Navigating the messy middle (and reconnecting with your “why”)

In my life coach role, I frequently work with writers. Perhaps so many of my clients are writers because writing is so important to me, and I really get the struggles and joys of the writing life.

At any rate, I often have clients who are at some point in the process of creating something — whether that’s a book or a painting or a play. They might be in the excitement (and trepidation) of beginning. Or they might have finished something, and aren’t sure what’s next for them.

One of the most challenging stages of creating something — and the place where so many of our fears and our icky inner critic stuff can come up — is the “messy middle.”

Maybe we’ve lost some steam with our project. Maybe we’ve lost our way a bit. Maybe — God forbid! — we’ve gotten a bit bored with what we’re creating. (And does that mean we should give it up and move on to something else? In many cases, no! It just means we’re in the messy middle.)

This is the time, my friends, for kindness.

Just how kind can you be to yourself — and your creative work — when you are in this place of feeling like you’re not sure you want to go on with what you’re doing? (I wrote about the importance of kindness to the creative process here.)

I remember getting lost in a store when I was a kid. I was probably about four. One minute I was with my mom and everything was fine, and the next my mom was nowhere in sight and the gleaming aisles of the store might as well have been miles wide. (I think it was Kmart!)

It was probably only a couple of minutes before my mom found me, but I remember during that brief window of time telling myself how stupid I was for getting lost, how mad my mom was going to be at me, and how the adults around me were very scary and there’s no way they’d help me.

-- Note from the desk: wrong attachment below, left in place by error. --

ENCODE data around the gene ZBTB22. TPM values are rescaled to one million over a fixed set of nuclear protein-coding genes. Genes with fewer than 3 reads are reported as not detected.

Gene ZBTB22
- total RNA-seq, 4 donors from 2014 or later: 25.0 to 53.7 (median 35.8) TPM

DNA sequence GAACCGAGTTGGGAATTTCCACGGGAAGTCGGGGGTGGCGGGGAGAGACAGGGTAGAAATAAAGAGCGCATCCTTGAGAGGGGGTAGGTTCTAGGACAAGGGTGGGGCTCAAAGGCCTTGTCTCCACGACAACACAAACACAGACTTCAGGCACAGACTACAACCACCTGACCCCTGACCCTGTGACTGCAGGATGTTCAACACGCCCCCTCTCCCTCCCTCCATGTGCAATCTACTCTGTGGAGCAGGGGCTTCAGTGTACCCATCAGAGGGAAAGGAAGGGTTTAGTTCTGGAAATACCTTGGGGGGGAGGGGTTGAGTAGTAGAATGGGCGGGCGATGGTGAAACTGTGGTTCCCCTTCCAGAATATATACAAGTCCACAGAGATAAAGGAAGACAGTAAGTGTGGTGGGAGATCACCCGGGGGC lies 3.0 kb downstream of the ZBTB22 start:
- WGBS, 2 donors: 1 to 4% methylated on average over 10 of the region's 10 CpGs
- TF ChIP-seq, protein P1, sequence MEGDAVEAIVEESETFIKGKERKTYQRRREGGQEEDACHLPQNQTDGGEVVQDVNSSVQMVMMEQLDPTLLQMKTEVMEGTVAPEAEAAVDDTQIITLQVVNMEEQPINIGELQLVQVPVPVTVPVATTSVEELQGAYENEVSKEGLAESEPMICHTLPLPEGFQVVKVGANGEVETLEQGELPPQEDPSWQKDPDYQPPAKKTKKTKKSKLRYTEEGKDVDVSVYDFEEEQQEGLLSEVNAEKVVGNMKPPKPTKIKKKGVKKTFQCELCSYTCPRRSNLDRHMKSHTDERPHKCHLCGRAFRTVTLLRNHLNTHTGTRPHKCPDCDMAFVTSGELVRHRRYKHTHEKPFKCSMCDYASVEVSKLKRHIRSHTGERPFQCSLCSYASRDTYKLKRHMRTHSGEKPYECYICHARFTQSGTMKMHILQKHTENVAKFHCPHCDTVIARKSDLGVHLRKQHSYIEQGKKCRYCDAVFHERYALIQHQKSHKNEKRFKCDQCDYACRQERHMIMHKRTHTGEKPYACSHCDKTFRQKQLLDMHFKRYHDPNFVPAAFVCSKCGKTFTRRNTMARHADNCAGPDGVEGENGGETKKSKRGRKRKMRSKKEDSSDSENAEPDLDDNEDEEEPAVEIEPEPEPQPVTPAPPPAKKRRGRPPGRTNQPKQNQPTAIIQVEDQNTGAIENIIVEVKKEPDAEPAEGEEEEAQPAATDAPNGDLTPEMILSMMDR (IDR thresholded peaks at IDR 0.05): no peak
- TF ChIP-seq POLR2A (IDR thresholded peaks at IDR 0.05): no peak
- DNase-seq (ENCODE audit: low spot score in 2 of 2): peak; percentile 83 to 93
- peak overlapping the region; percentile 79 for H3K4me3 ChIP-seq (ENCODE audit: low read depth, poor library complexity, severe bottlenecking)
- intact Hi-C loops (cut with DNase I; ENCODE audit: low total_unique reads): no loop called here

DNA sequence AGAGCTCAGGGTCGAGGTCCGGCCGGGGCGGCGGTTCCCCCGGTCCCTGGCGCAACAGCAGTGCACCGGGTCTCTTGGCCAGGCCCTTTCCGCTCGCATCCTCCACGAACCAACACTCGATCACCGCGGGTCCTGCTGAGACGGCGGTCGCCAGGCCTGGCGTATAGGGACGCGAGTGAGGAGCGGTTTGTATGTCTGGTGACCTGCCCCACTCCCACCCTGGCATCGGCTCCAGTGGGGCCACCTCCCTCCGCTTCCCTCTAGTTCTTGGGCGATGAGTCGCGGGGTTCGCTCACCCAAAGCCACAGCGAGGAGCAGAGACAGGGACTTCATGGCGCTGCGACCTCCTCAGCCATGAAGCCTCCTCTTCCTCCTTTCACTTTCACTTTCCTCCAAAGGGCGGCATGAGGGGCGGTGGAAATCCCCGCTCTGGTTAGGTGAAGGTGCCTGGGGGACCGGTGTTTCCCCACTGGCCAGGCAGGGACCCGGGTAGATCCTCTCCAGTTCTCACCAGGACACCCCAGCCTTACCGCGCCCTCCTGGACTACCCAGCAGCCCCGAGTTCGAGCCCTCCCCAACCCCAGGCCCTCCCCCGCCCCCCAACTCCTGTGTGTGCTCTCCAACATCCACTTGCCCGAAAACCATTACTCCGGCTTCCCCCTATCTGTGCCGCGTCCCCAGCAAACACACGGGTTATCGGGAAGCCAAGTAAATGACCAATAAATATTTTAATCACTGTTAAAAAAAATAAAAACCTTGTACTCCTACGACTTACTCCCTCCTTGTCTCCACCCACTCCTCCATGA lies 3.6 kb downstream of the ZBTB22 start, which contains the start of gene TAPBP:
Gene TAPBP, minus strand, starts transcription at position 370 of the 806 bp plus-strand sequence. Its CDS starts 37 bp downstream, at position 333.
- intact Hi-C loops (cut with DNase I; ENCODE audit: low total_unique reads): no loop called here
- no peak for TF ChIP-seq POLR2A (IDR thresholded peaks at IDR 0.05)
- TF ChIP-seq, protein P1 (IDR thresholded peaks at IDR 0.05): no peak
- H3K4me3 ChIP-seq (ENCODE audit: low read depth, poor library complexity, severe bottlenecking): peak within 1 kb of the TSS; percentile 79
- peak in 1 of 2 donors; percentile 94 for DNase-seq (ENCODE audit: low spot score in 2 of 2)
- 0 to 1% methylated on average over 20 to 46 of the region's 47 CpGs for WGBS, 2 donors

Sound familiar? Even to your adult self? We learn very early to be hard on ourselves when things feel scary and disorienting. But this is exactly when we need to slow down, reorient ourselves to our surroundings, and breathe.

Once you’ve given yourself permission to slow down for a moment (or hey, how about a whole day?), it’s time to reconnect with your “why”.

What prompted you to begin this work in the first place? What made it so important that you actually began it? (Beginning is huge! We often avoid it.)

What was the feeling state you desired when you thought about creating this thing? It is always a feeling we seek, and not anything else, when it comes down to it. The “result” — whatever it may be — is only of value to us because of how we believe it will make us feel. How can you reconnect with that feeling?

The “messy middle” can also be a time that we’re tempted to compare ourselves to others whose middles are long in the past (we see the results of them having made it through their own messy middles, but not the middles themselves). Just as we sometimes compare our beginnings to others’ “halfway-throughs,” we can compare our middles to their finished products.

What I love about the creative process is how it is a metaphor for the process of living itself. While the beginning of a relationship, for example, often has its share of trepidation (can I trust? should I trust? Is it safe?), it also has plenty of excitement (the possibility of love! sex! learning each other’s secrets!).

The middle of a relationship, however, may seem frightfully unexciting. (Is that all there is? Is this really it? Where do we go from here? This is especially true if you are a reformed drama junkie, as I am.)

In life, perhaps even more so than in our creative projects, we are challenged to reconnect with our “why.” (And remember: you are always in relationship to your creative work. It’s a relationship like any other!)

Can we reconnect? Absolutely. The real question, though, is do we want to? And if we do, what might support us in doing so?

These are the questions to ask. Their answers will guide us back to connection, with our project, with our loved one, or they will guide us to somewhere else, where the love truly is for us, today.

What helps you through the “messy middle” in your creative process? How do you reconnect with your “why” when you seem to have lost it? I’d love to hear from you.

Happy Earth Day! Let’s extend our kindness to this beautiful planet and all of its amazing creatures. In honor of Earth Day, my individual coaching sessions are at a special price, through the end of this month (April 30). Find out more on my Ways We Can Work Together page.